“Others are in-house web developers so beaten down they are resigned to being trapped in their organization forever.”

    This. This is exactly me right now. I work as the sole developer for a resort company, and we have been migrating our sites to a new CMS and technology base for the last year. 9 sites, completely rewritten from scratch, by me. Plus the day-to-day operations that can randomly consume weeks at a time. I haven’t had a vacation in a year. I have only had a handful of days off. And I am working on average 50 hours a week. Oh, and did I mention no one above me plans anything and just likes to make requests on whims, a day or two before they want it live?

    Yeah, I’m burnt. And you are right, it’s good to know it isn’t just me.

    27
  8. 17

    Yes. Respect to Smashing Mag for bringing this truth under the spotlight here.

    Around me it’s obvious that the cost of the human-as-machine paradigm (tied to the entire economic system we’ve chosen) is becoming unbearable. Time to grow up as both individuals and species.

    15
  9. 18

    I saw your name in the byline Paul…. knew it was going to be great. It was. Thanks for this. Life in the modern age requires coping skills. Spot on.

    6
  10. 19

    Thank you.

    1
  11. 20

    Excellent post! As someone who has been in the graphic and web design business for 20+ years I too can relate… Thank you for sharing!

    1
  12. 21

    David Maciejewski

    October 27, 2014 4:54 pm

    Paul Boag, thank you so much.

    0
  13. 22

    Thanks for writing this Paul, all too much of it is all me. In fact I had a breakdown earlier this year – working a regular day job and then freelancing on the evening…every evening, every hour I could stay awake to work to finish projects. If that’s not enough, going through a marriage breakup, where a couple of small kids are involved, tipped me over the edge…a full-on, standing in the middle of the office in front of my colleagues, crying my heart out, breakdown. I got help though, medication (on-going) along with 2 months enforced rest, no work, no freelancing, just rest, helped to put me on an even keel. I am still recovering though, and will be for a long time to come, but have learned to not take things so seriously, don’t work 25 hours a day…and try to enjoy life!

    13
  14. 23

    Bravo, Paul! As you said, most web developers out there (me included) can completely relate. Your article really helped me feel better.

    0
  15. 24

    Thank you for your vulnerability on this Paul. Brought some sanity to me. Really appreciate the time and thought you put into writing this.

    1
  16. 25

    This kind of article was needed more than any design news, css tricks and so on. Thank you Paul Boag

    7
  17. 26

    Giovanni Di Gregorio

    October 27, 2014 5:30 pm

    This is myself, right now. Thank you very much, your words help me feel better.

    3
  18. 27

    This is a great article! So I hate to be the contrarian here, but I think the statement that long hours are a sign of failure is overly broad.

    I enjoy my long hours. I’m always working on creating something new, and I can’t get enough of it. It’s not uncommon for me to leave the office at 5am because I can barely keep my eyes open despite that I really want to press on.

    I don’t work 20-hour days all the time, only when I want to. I have my downtime, too. I take vacations every month, whether it’s a few days in Disneyland, some time in the mountains, or a trip to Vegas.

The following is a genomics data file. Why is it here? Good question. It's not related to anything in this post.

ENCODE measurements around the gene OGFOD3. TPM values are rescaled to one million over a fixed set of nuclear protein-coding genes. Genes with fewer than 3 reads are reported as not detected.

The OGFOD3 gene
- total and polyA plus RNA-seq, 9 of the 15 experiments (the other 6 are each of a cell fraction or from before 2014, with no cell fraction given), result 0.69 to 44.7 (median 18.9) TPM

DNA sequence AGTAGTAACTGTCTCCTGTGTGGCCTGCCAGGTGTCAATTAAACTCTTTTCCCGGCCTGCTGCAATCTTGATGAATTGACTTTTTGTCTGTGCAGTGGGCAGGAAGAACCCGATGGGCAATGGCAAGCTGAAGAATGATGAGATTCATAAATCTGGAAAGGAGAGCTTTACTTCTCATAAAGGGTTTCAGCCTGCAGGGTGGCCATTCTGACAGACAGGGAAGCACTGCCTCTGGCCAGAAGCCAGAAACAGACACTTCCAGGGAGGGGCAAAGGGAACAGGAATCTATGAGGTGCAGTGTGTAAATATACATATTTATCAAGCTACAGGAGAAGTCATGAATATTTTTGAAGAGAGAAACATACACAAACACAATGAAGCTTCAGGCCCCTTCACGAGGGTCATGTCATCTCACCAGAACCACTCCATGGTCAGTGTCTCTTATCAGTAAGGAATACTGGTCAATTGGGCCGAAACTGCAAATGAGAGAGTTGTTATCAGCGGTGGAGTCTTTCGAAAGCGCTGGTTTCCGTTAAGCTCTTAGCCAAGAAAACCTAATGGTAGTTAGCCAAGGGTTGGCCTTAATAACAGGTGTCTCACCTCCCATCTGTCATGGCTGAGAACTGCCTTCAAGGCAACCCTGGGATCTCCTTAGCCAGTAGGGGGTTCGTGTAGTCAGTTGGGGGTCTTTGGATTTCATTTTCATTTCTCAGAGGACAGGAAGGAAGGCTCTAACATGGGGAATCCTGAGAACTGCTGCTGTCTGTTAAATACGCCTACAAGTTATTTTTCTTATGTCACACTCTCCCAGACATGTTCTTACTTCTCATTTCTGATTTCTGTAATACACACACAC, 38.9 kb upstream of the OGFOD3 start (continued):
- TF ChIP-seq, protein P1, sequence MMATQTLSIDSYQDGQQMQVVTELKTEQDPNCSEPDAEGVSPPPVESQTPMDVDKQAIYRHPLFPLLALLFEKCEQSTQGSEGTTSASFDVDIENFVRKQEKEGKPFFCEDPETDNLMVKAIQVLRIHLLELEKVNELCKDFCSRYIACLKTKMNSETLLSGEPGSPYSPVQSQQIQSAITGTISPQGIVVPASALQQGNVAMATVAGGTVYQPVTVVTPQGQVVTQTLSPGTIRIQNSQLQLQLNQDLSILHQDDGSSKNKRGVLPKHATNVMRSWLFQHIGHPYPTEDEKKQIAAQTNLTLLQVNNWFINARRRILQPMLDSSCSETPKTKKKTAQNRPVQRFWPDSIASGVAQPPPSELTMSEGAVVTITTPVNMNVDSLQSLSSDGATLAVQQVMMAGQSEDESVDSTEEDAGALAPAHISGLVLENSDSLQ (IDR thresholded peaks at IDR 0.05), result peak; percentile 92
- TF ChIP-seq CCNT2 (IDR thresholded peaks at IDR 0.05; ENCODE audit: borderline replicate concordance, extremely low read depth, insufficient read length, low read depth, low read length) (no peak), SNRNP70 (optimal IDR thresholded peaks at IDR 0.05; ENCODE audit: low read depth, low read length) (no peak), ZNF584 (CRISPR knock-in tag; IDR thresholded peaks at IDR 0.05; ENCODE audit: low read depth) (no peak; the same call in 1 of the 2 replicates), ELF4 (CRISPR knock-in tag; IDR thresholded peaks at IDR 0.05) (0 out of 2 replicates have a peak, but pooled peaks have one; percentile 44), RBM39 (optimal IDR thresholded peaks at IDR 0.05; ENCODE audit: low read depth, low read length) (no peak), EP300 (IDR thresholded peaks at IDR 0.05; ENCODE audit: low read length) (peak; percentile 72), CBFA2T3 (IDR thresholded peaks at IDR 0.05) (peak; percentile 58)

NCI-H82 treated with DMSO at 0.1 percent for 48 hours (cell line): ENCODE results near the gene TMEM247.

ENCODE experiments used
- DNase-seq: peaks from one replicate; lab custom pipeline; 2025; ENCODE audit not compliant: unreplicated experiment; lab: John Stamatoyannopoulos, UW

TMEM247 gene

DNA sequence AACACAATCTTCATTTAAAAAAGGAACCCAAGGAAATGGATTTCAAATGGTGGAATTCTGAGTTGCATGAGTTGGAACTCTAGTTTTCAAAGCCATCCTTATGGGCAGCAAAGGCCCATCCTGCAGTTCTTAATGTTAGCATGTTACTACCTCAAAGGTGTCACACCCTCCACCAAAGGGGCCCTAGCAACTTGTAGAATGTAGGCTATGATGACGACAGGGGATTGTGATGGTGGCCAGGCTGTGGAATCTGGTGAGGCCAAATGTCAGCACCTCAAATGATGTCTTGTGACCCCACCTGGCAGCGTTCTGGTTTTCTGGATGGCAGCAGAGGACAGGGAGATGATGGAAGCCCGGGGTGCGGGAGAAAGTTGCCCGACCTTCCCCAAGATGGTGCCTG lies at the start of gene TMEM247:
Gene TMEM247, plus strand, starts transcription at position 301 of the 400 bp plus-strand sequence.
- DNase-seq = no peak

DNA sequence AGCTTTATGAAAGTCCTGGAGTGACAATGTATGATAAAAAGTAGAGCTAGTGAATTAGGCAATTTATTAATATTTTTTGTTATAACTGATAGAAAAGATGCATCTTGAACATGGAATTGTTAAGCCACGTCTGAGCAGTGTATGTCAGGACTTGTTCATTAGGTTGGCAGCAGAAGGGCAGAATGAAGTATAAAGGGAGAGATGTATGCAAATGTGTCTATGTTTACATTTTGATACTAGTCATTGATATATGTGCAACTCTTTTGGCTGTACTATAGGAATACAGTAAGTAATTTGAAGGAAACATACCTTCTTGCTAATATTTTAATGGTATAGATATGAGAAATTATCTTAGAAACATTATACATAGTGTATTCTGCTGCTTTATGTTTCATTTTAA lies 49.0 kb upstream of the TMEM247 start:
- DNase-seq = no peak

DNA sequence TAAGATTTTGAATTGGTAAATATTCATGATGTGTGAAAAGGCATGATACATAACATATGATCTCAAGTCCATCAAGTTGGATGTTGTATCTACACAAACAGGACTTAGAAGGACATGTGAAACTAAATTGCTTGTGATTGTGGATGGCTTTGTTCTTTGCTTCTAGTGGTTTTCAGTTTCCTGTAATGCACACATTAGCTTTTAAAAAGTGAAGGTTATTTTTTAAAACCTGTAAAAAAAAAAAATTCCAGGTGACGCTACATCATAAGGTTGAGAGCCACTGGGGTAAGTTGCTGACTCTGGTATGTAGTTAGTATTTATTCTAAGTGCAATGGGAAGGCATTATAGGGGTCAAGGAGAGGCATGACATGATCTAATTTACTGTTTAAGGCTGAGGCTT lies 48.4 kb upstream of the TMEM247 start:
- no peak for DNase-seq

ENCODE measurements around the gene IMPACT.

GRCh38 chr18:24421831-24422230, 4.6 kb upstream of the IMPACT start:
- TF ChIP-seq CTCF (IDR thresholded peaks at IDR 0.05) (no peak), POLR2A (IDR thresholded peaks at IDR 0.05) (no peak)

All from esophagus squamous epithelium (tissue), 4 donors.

While I can’t speak for others, I can say that this is true for me: Working long and hard doesn’t burn me out, and I keep desiring it, because I take frequent breaks to play as well.

    0
    • 28

      That is wonderful to hear but it sounds like you don’t work long hours because you take vacations every month. Working in intense bursts is fine, as long as you have downtime too.

      The other problem is that just because you enjoy something doesn’t mean it is good for you. I love doughnuts but I shouldn’t eat them all the time. Just because you enjoy your work (and don’t get me wrong that is wonderful) doesn’t mean you should do it all the time.

      8
      • 29

        I certainly understand your point. I guess it depends on how define long hours. I would say a 20 hours work day is long. I would say working 20-hour work days consecutively for long periods of time is something different. I’ve done that before too.. I didn’t enjoy it, but I also didn’t enjoy the work that I was doing. So I’m not sure if I would enjoy it if I liked the work I was doing.

        “Good for you” and “should” are both subjective though. If by “good for you”, you mean “physically healthy”, then I would probably agree. But the goal in life isn’t physical health, it’s happiness (see Aristotle :-) ). Physical health can enable happiness because it allows you to live longer without suffering painful ailments and thus experience more happiness. But it is not an end in itself.

        I think there’s also a good barometer available to tell if something furthers one’s long-term goals. If I eat a box of jelly doughnuts, I might enjoy it in the moment, but I’m going to feel sick and regretful shortly thereafter. When I work a 20-hour work day (which I try to do at least once per week), I not only enjoy it in the moment, but feel a high that lasts for days about the new things I’ve discovered and accomplished. BTW, I’m 36, in good physical shape, and feel like I did when I was 18, so empirically this is working for me. :-)

        -3
    • 30

      I followed a link on Twitter to this because I didn’t agree with the statement about working long hours and wanted to add my bit to the conversation. Having read through the replies so far and then Finding your take on it Nick, which I’m in agreement with I realised, after reading your reply, that the difference is working long hours isn’t a bad thing as long as it is in moderation (like good whiskey or donuts). You seem to have a good balance, work the hours but take suitable breaks to renew the energy and enthusiasm for what we do. It’s a bit like design… it’s all about balance and composition.

      2
  19. 31

    Design is fun and challenging. But challenging can also be draining, and that drain can be very persistent. I really appreciate the article and your insight.

    0
  20. 32

    Ouch- Long hours are a sign of failure!!

    There are blessings in our line of work, but also troubles. When getting out of the house is an event and not the norm, I know i could be a fuller human being. Thanks for being real.

    0